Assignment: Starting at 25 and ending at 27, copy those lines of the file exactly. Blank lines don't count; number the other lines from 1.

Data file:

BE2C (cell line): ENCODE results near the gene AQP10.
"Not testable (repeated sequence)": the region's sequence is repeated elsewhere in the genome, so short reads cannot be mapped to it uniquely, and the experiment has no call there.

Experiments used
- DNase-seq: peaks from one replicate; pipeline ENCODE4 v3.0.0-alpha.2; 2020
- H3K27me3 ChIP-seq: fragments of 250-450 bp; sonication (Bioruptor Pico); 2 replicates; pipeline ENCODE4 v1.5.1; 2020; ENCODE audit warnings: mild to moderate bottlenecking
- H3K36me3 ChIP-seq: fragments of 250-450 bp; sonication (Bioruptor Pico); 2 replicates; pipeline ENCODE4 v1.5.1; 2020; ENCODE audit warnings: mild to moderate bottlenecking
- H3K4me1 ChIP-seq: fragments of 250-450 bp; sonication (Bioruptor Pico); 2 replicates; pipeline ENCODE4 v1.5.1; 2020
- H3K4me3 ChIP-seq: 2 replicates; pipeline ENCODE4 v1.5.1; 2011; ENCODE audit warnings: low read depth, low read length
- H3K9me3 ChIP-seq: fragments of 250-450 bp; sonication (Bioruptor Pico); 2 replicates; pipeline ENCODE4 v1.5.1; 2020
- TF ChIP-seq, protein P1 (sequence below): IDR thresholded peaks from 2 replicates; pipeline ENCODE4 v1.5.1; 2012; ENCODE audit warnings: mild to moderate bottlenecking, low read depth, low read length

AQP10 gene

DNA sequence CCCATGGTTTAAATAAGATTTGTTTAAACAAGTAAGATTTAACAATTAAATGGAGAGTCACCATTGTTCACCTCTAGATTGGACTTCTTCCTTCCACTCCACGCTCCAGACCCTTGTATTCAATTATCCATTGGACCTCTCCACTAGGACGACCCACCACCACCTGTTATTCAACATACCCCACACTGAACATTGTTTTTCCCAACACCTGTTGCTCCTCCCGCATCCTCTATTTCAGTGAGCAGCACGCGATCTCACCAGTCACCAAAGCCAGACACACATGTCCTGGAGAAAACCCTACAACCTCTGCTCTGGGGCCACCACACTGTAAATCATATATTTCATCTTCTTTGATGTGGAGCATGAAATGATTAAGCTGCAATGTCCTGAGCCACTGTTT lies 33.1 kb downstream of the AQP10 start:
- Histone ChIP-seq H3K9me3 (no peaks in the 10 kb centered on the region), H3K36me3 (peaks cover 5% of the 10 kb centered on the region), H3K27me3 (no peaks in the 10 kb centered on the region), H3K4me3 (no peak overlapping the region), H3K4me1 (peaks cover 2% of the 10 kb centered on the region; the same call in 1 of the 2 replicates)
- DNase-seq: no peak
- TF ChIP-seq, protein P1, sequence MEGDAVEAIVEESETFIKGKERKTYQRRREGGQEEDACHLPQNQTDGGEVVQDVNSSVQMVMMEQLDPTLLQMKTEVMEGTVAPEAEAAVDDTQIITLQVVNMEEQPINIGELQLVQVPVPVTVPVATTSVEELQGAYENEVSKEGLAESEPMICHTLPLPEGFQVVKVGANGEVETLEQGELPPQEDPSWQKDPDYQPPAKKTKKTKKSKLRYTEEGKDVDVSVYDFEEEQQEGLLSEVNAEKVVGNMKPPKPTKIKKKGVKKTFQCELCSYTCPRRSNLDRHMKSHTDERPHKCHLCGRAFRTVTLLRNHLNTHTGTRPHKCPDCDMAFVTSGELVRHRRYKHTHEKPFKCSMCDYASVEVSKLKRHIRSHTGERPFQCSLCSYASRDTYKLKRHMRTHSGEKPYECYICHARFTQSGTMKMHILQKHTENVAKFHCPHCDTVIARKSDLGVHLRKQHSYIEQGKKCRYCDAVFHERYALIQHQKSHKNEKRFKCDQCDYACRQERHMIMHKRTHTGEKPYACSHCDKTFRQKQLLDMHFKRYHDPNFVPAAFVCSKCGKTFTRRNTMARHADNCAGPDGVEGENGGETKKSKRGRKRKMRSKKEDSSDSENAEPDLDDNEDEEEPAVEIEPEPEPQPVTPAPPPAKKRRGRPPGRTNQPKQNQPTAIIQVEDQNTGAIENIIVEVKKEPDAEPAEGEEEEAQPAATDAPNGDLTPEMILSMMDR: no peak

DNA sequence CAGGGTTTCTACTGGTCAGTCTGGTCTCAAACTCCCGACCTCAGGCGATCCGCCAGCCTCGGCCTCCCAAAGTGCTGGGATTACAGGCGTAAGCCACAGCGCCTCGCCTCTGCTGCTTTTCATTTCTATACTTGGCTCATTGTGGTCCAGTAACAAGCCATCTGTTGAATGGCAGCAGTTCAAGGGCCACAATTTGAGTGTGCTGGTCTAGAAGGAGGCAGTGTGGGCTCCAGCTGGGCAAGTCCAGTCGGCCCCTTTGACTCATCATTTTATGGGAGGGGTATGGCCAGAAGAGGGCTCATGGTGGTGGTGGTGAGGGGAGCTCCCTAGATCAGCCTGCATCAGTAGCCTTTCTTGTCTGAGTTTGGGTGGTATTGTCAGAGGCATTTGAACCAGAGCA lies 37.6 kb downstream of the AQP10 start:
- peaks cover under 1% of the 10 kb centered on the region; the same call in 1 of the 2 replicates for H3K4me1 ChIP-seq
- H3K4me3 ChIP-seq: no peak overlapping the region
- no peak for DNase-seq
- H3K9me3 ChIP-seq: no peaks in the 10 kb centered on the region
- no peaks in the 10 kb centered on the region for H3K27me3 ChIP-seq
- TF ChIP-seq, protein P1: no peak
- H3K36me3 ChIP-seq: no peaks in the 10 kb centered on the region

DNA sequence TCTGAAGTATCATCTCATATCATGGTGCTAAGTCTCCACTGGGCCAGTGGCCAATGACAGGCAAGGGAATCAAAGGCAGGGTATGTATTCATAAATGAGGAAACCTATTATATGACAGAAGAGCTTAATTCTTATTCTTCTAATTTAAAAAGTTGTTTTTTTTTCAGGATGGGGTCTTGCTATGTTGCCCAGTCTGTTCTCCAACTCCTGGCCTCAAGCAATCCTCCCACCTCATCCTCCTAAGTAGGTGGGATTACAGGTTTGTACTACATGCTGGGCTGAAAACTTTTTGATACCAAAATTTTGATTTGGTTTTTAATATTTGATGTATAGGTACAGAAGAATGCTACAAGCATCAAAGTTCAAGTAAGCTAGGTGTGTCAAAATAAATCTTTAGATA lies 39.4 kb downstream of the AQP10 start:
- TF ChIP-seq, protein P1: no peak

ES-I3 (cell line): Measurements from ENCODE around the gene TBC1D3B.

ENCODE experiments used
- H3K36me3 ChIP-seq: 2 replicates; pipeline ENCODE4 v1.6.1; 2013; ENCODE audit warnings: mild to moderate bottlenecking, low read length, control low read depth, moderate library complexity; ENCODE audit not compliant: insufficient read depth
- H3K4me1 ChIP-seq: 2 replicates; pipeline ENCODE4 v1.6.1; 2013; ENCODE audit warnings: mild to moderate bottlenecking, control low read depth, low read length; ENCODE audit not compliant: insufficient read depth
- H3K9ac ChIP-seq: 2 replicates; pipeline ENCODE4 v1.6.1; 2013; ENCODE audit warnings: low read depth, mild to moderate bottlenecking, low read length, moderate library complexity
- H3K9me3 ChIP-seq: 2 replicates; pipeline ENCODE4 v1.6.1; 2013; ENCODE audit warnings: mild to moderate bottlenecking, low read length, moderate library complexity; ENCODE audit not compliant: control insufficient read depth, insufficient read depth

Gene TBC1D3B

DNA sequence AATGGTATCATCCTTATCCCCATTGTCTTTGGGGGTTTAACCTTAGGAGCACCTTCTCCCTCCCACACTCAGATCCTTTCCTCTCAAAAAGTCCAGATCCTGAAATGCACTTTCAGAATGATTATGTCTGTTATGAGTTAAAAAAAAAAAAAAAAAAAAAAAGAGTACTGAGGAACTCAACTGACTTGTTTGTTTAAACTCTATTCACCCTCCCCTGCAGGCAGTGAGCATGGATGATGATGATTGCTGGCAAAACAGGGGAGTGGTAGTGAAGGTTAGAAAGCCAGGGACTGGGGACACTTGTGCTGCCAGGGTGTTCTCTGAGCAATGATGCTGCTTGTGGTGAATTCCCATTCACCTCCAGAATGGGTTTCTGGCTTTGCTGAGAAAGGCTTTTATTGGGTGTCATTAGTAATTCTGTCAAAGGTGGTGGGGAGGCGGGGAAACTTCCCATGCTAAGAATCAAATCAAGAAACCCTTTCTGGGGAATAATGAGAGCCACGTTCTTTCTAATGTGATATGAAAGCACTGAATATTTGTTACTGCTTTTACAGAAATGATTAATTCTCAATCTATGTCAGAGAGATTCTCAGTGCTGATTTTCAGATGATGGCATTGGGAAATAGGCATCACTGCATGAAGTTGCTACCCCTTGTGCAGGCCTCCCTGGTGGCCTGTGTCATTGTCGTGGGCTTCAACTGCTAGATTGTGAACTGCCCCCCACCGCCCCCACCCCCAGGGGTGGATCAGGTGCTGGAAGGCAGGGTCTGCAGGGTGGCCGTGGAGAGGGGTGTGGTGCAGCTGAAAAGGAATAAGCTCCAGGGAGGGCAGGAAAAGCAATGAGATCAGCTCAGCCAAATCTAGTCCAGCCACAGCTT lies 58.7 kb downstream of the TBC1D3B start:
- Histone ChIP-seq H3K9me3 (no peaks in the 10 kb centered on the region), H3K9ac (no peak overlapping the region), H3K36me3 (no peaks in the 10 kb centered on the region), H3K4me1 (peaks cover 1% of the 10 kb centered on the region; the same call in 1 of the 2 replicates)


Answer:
- TF ChIP-seq, protein P1: no peak

ES-I3 (cell line): Measurements from ENCODE around the gene TBC1D3B.

ENCODE experiments used